Tuesday, 30 November 2010

The Hidden Diary of Marie Antoinette by Carolly Erickson

Every now and then I need some brain candy.  Now is one of those times:  I have a stinking cold, I fell over in the snow/ice and hurt my knee and a recurrent health issue is well, recurring.  For all these reasons, I wanted some pure, escapist, historical fiction fluff.  I chose The Hidden Diary of Marie Antoinette as I've already read Antonia Fraser's excellent biography of her, so I knew it wouldn't tax me too much.

Synopsis: Infamous French Queen Marie Antoinette keeps a secret diary from her teenage years, through to her marriage and ending during the French Revolution.

Score: 3 out of 5

First off, I should say that this book was exactly what I was looking for.  It was light, easy to read and very enjoyable.  It completely took me away to another world and part of that was due to the writing skills of the author.  I was also impressed with the way that Marie Antoinette's diary entries matured throughout the book - she felt very young at the beginning and then wiser towards the end.

That's not to say that the book was without its faults.  I personally do not expect historical fiction to stick to the facts, but this book played fast and loose with history.  A whole host of secondary characters were introduced that simply did not exist, and furthermore they drove some of the plot.  I don't mind some made up background, but made up key characters is slightly annoying.

The basic premise was also a little hard to believe at time.  Erickson kept reminding us through Antoinette's entries that keeping a diary was dangerous but I simply didn't believe that it was possible, especially when she was in prison.  And even though it was a secret, her maid 'conveniently' managed to add a passage about her execution.

All that said, I did enjoy this book.  It was fun, hard to put down and pure escapsim - sometimes that is exactly what is needed!

Sunday, 28 November 2010

Small Island by Andrea Levy

I chose this book about immigration to post-war Britain because I had heard only good things about it from others.  It has won both the Whitbread Book of the Year prize and the Best of the Best of the Orange Prize.  The Orange Prize has always been a source of good books for me, and this one was no different.

Synopsis: The story is told through four central characters whose lives intertwine.  Queenie is a British housewife liberated by the war, Bernard (her husband) is a British soldier out of his comfort zone keeping the peace in an India struggling for independence, Gilbert is a Jamaican recruit trying to make it in Britain and Hortense, his new wife, is struggling to reconcile the wonderful Britain she dreamed of with the reality.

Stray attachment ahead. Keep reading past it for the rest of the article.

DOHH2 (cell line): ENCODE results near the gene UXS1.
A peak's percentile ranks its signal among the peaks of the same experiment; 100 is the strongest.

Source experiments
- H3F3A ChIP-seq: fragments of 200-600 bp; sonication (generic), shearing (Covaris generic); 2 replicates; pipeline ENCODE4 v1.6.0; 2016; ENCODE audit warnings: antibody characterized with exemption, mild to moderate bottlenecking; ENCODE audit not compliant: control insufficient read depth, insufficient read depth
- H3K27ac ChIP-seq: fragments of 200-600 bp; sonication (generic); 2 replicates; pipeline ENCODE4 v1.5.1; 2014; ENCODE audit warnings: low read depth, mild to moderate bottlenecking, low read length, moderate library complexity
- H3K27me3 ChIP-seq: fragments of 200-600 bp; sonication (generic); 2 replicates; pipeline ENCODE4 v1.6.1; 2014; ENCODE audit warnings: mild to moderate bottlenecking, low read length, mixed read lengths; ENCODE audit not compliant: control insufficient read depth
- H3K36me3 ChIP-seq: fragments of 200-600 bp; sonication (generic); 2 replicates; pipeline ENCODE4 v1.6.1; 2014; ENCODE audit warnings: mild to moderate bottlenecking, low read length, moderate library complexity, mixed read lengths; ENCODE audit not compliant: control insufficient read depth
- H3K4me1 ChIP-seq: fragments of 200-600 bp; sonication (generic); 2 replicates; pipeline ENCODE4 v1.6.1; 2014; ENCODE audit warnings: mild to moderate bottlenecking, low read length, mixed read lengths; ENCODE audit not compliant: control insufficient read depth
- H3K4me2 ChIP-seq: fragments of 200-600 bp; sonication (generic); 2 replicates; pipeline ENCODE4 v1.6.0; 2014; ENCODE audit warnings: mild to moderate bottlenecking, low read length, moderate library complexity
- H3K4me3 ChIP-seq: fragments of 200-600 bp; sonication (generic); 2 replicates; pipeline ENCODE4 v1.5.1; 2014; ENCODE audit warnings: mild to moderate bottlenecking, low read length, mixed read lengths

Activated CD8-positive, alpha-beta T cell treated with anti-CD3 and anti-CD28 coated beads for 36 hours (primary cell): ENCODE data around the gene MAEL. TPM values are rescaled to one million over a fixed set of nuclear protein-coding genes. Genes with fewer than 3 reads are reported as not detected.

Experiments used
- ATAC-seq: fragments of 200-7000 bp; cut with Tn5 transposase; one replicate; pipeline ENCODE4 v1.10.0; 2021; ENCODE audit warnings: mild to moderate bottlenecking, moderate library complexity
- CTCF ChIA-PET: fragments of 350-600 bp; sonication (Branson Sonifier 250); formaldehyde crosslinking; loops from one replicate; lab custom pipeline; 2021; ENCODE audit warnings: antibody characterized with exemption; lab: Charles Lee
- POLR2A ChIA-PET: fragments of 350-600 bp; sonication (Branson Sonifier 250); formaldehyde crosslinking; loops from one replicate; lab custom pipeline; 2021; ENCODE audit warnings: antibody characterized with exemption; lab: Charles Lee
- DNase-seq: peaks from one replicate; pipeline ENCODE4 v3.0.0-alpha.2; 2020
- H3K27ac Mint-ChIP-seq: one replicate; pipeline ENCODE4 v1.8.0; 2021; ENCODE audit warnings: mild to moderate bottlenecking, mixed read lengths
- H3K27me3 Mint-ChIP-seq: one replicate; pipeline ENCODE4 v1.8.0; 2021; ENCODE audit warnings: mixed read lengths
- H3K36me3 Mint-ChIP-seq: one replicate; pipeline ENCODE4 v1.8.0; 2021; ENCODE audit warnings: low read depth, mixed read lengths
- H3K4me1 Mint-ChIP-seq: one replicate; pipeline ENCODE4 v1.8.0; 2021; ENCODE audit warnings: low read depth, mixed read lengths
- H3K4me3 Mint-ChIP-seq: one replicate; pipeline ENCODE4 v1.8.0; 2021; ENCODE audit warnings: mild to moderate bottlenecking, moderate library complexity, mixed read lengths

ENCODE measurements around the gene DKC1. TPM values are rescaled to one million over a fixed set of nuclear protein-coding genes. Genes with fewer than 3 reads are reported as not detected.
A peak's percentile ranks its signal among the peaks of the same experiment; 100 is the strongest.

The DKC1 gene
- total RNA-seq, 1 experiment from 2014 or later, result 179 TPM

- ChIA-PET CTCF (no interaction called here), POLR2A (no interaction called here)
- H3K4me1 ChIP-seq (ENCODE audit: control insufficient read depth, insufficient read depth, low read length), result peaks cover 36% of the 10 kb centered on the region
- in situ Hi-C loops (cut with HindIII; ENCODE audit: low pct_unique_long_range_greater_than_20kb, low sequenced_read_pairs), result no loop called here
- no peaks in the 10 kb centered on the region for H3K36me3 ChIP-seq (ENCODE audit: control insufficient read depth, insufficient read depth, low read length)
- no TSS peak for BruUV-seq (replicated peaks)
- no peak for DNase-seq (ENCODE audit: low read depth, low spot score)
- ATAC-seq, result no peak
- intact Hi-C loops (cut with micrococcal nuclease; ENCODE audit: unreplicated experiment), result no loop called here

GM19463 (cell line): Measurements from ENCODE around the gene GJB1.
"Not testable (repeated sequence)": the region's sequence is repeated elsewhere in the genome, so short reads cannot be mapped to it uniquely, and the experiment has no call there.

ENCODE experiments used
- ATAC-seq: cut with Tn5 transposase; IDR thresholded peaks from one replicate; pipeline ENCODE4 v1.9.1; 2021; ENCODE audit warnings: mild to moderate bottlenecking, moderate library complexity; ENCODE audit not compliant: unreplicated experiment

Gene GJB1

Score: 4.5 out of 5

This was such a clever and well written book.  It took me just over a week to read, but had I had the time, I could have devoured it within a day.  The narrative technique of telling the story from four different points of view works very well and each character retains their distinctive voice and identity. I particularly enjoyed the way Levy wrote the prejudice of the British characters - they didn't know they were being prejudiced, but Levy let the reader read between the lines of the characters thoughts and pick it up for themselves.  It was all very subtle, and not too far from the kinds of things people still say today.  In fact the great strength of the book was it's perceptiveness.

Levy also wrote well about the experience of the Jamaican characters, Gilbert and Hortense.  Having been brought up in the British empire and on tales of how wonderful the "mother country" is, as a reader you really felt for them when they actually got to Britain and were severly disappointed.  Hortense with her BBC public-school accent couldn't understand the East Londoners around her.  Gilbert struggled to understand why he couldn't get a job easily, having fought for Britain during the war.  Both gradually became bowed down by their new experiences and were in danger of being sucked under.

I didn't see the twist coming at the end, although had I been aware that there was going to be a twist, I might have.  I thought it tied together all of the stories nicely and the ending was satisfying.

Overall, even though this book has a 'historical' theme it definitely still feels relevant today, especially where I live.  Highly recommended.  I'll be hunting out some more Andrea Levy soon.

Saturday, 20 November 2010

The Hitchhiker's Guide to the Galaxy by Douglas Adams

Last Christmas when I received my Sony Reader, it came with the first chapter of Hitchhiker's Guide to the Galaxy as a teaser.  Much to my surprise, I really enjoyed it and decided to read the whole book when I got a chance.  Almost a year later, I finally got around to it!

Synopsis: Arthur Dent is saved by his friend Ford when the Earth is completely destroyed to make way for an intergalactic bypass.  With only the interactive Hitchiker's Guide to the Galaxy for help, they find themselves caught up in a series of highly improbable adventures.